A couple of things attracted me to sitting in on this one, like wanting to learn about what it takes to create, grow and technically maintain a community online. But what I actually took out of it was more of a mindfulness about how different people may interact with the content I provide for brands.
During his talk, Dale said:
Accessibility is more than technical coding. It involves the design of clear interface and UX.
While it’s important to consider the technical side of a site’s accessibility (like, I never knew that screen readers struggle to pick out content on PDFs), making sure the copy is clear, to the point and relevant to guide people through a site accurately, without confusion is hugely important. Especially if the use of text to speech is required.
The importance of wireframing
I hope to cover a bit more about wireframing soon, but when Emma Patterson mentioned it in her talk, Zero to Website: From planning to launch in 9 steps, I thought I’d take the opportunity to touch on it here.
If you’re unfamiliar with wireframing, it’s a blueprint for the layout of a webpage. Ordinarily, wireframing sits with the designer. Why is it important for a writer to take this into consideration?
Simply, it’ll give you an overview of where your copy is going to sit within a page. It’ll show whether it’ll need to anchor any images, whether a headline is needed and the type of content required (bullet points, testimonials, that kinda thing).
Emma explained she uses a really simple sketch to wireframe a page. The designers I was sat with said they did a similar thing — I guess we can liken it to a really rough first writing draft.
Personally, I think designers and content writers should work pretty closely together at this stage. It’ll help avoid any confusion about where and how the copy will be presented. It all goes towards achieving good UX for a consumer.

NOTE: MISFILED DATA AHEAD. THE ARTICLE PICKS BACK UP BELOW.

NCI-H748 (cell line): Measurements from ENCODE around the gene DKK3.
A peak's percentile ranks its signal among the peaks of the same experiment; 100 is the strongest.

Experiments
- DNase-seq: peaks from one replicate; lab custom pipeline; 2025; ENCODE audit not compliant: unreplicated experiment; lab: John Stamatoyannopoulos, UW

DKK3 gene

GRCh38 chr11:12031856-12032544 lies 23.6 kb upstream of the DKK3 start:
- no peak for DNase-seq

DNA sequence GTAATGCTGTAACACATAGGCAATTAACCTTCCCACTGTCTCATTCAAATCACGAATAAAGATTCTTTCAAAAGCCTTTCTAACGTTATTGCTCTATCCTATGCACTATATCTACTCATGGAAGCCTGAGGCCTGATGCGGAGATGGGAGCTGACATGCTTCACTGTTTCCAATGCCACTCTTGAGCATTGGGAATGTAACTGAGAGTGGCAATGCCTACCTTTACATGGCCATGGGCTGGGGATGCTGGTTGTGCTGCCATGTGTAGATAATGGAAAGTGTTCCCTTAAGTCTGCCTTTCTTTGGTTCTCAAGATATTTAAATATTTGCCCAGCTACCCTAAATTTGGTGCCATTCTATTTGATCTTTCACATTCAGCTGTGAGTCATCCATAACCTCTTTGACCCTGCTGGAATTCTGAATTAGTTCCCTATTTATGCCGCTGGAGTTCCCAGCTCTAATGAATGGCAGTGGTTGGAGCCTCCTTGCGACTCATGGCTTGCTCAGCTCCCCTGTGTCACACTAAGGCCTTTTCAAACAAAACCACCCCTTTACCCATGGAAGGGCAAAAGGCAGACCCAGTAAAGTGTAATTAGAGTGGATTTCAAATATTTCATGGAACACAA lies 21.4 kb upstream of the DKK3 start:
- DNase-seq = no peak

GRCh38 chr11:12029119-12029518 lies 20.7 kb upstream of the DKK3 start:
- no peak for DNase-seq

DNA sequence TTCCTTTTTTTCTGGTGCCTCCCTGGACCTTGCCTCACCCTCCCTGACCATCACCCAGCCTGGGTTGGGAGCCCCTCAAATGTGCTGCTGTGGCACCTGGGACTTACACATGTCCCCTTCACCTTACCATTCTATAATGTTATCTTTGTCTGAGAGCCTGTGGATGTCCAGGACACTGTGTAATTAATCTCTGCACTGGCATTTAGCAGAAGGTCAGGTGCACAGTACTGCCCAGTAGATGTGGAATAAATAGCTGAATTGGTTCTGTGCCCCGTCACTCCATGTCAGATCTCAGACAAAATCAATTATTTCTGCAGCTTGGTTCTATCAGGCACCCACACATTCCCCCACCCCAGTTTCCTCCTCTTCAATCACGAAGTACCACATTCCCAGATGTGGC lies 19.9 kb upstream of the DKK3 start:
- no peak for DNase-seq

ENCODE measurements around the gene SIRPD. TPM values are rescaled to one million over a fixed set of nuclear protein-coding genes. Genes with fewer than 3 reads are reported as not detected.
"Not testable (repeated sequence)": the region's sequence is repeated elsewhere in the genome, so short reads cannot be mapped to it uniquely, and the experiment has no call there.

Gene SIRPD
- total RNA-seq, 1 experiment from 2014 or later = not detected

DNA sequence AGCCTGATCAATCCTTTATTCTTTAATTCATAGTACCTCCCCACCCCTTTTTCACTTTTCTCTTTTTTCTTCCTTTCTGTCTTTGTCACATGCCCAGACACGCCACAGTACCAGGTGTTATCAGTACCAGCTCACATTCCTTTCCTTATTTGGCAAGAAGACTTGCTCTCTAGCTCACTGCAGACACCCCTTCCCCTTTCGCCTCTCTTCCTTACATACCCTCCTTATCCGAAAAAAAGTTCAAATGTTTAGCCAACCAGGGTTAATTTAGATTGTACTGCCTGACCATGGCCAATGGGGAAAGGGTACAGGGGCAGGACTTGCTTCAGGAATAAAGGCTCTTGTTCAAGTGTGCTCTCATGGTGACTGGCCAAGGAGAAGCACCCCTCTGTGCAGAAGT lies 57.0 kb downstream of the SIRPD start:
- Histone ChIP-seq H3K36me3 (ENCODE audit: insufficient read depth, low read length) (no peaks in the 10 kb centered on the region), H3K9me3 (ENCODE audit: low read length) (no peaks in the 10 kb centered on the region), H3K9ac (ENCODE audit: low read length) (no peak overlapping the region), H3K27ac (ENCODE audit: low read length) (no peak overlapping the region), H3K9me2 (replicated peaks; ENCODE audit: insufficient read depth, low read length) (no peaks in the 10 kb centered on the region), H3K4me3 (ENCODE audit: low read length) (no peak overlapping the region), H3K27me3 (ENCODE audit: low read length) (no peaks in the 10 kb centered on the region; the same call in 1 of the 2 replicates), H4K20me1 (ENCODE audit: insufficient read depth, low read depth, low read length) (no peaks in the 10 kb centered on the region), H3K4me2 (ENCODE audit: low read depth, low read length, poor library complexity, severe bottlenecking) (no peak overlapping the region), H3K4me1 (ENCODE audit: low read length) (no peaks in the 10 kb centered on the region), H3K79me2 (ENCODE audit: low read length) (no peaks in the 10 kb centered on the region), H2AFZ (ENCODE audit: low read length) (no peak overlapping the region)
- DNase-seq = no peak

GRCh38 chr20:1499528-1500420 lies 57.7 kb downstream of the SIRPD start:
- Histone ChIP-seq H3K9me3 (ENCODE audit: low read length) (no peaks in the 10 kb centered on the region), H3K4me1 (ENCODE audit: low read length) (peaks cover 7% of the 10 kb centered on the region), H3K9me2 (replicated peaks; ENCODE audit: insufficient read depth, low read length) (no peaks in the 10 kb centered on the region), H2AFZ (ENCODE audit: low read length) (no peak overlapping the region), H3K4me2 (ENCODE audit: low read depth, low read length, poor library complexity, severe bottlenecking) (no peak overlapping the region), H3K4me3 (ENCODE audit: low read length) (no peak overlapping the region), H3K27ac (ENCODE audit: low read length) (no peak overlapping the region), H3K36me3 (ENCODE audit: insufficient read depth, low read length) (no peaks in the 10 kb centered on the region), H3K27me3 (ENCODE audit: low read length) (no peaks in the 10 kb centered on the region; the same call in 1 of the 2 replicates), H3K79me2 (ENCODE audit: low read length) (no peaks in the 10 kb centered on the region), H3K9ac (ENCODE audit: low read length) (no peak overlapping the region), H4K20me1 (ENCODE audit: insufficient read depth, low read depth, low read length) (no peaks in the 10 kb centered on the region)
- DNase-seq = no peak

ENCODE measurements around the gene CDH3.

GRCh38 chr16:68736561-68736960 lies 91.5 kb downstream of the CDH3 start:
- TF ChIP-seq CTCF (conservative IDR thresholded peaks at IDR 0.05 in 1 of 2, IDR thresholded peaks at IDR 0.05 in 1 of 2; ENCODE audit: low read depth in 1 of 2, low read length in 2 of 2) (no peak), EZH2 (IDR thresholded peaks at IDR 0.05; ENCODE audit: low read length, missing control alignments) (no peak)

More detailed post to come soon on this, but if wireframing isn’t something you’re familiar with as a writer, I suggest watching this wireframing video by Joel Klettke (you’ll need around one hour).
Gaining a bit of knowledge about wireframing will really help put your writing into context when working on a digital project.
Get a head start on visual branding
Design and I go as well together as fish-flavoured ice cream. Making decisions on the visual elements within a brand, like colours, fonts and images, will return a largely blank expression. I’m a writer. So visual in a different way, which is why this slide from Emma’s presentation pleased me greatly.
Getting hold of decent stock images is always a struggle — especially on projects where there’s no image budget — but other tools like the font pairings and colour wheels are also really good.
Because my phone’s camera isn’t the best, here’s the links.
- When picking brand colours: Coolors.co, UIGradients.com
- To pick fonts: Fontpair.com
- Stock images: Unspalsh, Raw Pixel and Oh Tilly (Although some of these provide images, it’s always good to include the image credit whenever possible.)
Legal bumpf for websites
Another gem from Emma’s talk.
Writing site terms and conditions, and privacy policies isn’t something I offer. Yet I’ve been asked several times to provide this for clients. Unable to assure that the content is watertight in a legal sense, I usually end up pointing clients in the direction of their in-house legal team or known business lawyer.
For those who don’t have these connections, Emma flagged up Legal123.com.au.
They provide templates that you buy, download and adapt by filling in the blanks to suit your business and industry. Not one I’ve used before, but will certainly keep in mind for Australian clients. I’d assume there are similar services in other countries.
And that’s a wrap
Loads to take in and hopefully you’ve found some of the resources and discussion points useful and thought-provoking.
Got anything to add? I’d love to hear from you in the comments. Or if you were at #WCBNE, what did you find most valuable from the weekend?